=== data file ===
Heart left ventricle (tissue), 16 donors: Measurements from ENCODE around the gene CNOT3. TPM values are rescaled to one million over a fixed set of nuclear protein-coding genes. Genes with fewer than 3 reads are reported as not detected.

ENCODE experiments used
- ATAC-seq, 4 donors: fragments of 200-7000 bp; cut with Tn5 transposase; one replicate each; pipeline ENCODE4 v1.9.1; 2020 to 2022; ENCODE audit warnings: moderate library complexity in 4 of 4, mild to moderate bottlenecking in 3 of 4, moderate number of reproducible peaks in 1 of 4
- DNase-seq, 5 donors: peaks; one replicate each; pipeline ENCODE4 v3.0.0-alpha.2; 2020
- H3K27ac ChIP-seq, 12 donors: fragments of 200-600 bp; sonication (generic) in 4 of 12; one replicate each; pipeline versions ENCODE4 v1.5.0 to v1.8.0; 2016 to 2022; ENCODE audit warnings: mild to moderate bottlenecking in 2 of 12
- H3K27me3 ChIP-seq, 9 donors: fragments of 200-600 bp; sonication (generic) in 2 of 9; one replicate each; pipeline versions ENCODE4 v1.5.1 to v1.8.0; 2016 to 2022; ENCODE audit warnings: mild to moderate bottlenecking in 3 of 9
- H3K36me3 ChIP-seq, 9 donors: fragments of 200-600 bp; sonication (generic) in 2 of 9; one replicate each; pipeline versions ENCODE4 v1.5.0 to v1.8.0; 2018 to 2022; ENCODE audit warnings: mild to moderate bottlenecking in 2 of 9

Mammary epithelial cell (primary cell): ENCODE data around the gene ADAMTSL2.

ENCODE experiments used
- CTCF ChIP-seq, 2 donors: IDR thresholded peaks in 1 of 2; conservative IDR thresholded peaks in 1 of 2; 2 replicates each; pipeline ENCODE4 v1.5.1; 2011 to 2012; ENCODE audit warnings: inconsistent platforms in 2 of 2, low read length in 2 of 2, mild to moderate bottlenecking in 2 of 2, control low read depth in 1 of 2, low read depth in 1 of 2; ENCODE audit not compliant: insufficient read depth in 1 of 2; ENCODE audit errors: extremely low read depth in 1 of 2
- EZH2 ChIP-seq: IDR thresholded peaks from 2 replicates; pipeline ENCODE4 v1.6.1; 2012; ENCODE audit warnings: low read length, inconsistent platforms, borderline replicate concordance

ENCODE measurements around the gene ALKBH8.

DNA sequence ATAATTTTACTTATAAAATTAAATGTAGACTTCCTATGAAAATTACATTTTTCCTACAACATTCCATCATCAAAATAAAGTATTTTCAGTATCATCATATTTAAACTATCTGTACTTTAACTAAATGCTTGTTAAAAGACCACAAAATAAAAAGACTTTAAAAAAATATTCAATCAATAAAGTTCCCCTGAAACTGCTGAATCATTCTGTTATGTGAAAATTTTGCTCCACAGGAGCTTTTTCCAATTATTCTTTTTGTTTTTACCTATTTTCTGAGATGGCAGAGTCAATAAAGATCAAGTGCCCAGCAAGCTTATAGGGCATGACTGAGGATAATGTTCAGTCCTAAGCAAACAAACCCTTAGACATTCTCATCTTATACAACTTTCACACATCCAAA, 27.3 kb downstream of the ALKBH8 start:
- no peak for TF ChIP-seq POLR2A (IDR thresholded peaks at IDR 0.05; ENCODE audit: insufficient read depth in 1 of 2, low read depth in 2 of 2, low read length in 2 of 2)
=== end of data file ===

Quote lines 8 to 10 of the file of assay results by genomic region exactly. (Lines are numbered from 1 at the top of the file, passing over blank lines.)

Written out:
Mammary epithelial cell (primary cell): ENCODE data around the gene ADAMTSL2.

ENCODE experiments used
- CTCF ChIP-seq, 2 donors: IDR thresholded peaks in 1 of 2; conservative IDR thresholded peaks in 1 of 2; 2 replicates each; pipeline ENCODE4 v1.5.1; 2011 to 2012; ENCODE audit warnings: inconsistent platforms in 2 of 2, low read length in 2 of 2, mild to moderate bottlenecking in 2 of 2, control low read depth in 1 of 2, low read depth in 1 of 2; ENCODE audit not compliant: insufficient read depth in 1 of 2; ENCODE audit errors: extremely low read depth in 1 of 2